4 reasons COVID-19 disproportionately affects black communities

COVID-19 appears to be affecting black Americans at a disproportionately high rate, with the majority of black counties reporting triple the infection rate and nearly six times the rate of deaths as majority white counties, according to an early analysis by The Washington Post.

Below are four main reasons black Americans are dying at a faster rate than other groups, as explained by The Fix.

1. Higher rates of underlying health conditions and less access to care

Black Americans have higher rates of hypertension, heart disease, diabetes and lung disease, data shows. COVID-19 exacerbates complications of these illnesses, experts say.

In predominantly black neighborhoods, hospitals are more likely to shut down compared to those in predominantly white neighborhoods, according to a 2014 National Institutes of Health study, meaning it may be difficult for black Americans to access healthcare nearby.

Studies have also found a bias among healthcare workers toward white patients over patients of color, said Uché Blackstock, MD, associate professor at New York City-based NYU School of Medicine. 

2. More likely to work in 'essential' jobs

Disproportionately high numbers of black people work in the food service, hotel and taxi industries, according to data from the U.S. Bureau of Labor Statistics compiled by the Center for American Progress. Such jobs make social distancing difficult and put workers in close contact with others who may be sick.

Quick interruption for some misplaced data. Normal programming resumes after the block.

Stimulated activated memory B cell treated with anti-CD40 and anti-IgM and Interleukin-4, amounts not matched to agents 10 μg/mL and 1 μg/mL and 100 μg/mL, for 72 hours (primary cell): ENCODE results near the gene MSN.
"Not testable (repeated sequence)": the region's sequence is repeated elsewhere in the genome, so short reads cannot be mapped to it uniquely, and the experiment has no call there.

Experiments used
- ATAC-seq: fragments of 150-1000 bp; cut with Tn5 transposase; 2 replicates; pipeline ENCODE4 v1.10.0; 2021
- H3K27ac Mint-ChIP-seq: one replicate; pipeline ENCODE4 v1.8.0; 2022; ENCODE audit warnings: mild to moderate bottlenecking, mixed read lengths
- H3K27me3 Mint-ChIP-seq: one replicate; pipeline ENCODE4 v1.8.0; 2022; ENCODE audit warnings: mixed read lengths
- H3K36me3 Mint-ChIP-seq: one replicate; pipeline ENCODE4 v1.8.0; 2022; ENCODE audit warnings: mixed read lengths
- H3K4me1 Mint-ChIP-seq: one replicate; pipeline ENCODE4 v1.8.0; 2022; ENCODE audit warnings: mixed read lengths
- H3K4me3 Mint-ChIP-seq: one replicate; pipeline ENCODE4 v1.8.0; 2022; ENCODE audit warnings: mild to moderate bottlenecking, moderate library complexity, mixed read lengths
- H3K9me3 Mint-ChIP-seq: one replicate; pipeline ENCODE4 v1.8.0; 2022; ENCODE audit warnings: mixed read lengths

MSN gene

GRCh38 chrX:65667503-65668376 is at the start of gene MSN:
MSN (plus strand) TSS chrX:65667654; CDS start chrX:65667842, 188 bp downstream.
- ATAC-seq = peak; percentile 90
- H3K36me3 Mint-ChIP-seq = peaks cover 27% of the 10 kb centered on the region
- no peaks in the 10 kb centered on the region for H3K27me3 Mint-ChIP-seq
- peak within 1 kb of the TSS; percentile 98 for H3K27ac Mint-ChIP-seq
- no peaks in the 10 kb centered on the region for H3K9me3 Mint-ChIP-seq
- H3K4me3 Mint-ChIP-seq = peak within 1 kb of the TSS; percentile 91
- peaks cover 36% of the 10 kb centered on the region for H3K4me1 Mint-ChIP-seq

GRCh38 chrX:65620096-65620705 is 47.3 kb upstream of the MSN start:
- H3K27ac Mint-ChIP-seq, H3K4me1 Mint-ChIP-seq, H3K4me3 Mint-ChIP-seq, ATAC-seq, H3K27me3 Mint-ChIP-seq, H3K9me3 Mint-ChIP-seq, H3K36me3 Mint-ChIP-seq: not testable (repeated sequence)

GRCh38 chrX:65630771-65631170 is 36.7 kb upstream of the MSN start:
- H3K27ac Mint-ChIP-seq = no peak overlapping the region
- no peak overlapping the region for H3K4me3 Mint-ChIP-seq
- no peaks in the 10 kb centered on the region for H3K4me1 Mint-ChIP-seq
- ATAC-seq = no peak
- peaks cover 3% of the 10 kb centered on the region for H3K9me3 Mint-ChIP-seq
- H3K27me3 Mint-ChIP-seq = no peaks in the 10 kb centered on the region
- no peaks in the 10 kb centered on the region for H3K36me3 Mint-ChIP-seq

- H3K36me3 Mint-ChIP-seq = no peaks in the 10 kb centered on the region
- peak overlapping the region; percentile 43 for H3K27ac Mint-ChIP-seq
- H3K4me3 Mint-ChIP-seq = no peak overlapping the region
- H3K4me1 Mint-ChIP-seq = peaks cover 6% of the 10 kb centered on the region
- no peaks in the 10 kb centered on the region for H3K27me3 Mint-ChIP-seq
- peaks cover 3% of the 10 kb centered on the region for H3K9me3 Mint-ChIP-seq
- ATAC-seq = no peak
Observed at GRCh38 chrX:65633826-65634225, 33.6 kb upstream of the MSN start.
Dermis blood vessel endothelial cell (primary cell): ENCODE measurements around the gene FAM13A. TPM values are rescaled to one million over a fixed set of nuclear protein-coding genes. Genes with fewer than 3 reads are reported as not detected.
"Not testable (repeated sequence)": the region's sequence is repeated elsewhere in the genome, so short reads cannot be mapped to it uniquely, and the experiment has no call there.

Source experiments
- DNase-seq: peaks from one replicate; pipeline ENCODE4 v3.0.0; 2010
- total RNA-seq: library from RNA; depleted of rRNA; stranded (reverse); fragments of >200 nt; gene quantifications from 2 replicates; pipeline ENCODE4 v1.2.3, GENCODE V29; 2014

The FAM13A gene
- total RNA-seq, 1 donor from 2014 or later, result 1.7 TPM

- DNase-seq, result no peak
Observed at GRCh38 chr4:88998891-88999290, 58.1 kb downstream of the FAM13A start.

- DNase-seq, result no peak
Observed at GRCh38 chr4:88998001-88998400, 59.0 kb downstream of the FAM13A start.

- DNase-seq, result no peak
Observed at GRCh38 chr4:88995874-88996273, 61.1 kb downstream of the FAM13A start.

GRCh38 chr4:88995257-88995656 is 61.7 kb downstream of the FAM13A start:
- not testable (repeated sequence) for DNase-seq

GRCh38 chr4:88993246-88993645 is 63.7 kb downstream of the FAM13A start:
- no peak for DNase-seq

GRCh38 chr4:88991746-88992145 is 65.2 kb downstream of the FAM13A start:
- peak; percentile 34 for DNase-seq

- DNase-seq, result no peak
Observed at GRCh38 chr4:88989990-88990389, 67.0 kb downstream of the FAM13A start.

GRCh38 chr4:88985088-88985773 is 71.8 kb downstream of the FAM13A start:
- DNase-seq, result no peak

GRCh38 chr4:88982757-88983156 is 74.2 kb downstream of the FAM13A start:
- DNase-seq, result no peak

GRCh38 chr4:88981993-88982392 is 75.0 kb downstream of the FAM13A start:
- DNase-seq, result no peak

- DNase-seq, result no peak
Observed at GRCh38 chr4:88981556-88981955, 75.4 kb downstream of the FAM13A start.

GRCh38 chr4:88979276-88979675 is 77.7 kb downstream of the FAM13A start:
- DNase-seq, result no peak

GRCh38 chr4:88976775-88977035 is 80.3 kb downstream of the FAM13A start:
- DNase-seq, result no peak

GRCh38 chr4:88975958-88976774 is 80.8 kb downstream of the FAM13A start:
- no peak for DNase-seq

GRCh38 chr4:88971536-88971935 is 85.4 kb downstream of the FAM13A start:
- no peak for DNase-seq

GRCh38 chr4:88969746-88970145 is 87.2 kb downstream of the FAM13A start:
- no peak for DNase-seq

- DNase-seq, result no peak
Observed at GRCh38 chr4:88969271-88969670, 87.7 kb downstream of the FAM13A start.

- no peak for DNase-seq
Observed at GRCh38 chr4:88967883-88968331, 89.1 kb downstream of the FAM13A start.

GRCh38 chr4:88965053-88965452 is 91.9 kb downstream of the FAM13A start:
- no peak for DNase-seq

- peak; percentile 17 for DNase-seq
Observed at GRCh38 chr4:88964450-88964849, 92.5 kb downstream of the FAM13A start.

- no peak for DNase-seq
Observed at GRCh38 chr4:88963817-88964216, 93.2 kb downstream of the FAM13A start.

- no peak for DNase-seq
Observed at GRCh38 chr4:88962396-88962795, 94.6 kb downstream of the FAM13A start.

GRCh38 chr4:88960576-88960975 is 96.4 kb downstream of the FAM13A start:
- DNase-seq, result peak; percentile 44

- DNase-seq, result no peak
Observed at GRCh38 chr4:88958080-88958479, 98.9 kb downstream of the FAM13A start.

3. Insufficient information

Inconsistent and inadequate information from government leaders has influenced black people's experiences with COVID-19, said Keneshia Grant, PhD, assistant political science professor at Washington, D.C.-based Howard University.

Nearly 60 percent of black Americans live in Southern states, where governors' messages on how to stay safe were often inconsistent with federal guidelines.

The needs of black communities should be better addressed, U.S. Surgeon General Jerome Adams, MD, said at the White House's daily briefing April 10.

4. Housing disparities

Racial disparities in housing put black residents at a much greater risk for contracting illnesses, said Vedette Gavin, investigator for the Conservation Law Foundation's Healthy Neighborhood Study.

Black children are more likely to live in older buildings with poor air quality, contributing to their higher rates of asthma, according to a 2017 Princeton University study. People with asthma may be at a greater risk of dying from COVID-19, the CDC said.

Housing affordability can also be a factor in COVID-19 transmission.

"Black and Latino families in urban centers tend to double and triple up when rent is unaffordable, making distancing in the home impossible," Ms. Gavin said.

Recent data from New York City showed the impact COVID-19 has had on communities of color, according to NPR.  The Latino population constitutes about 29 percent of the city's population, but make up nearly 34 percent of COVID-19 patient deaths as of April 13. Almost 28 percent of the city's known deaths were among black people, who represent about 24 percent of the population. 

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omeless COVID-19 patients put strain on San Francisco hospitals

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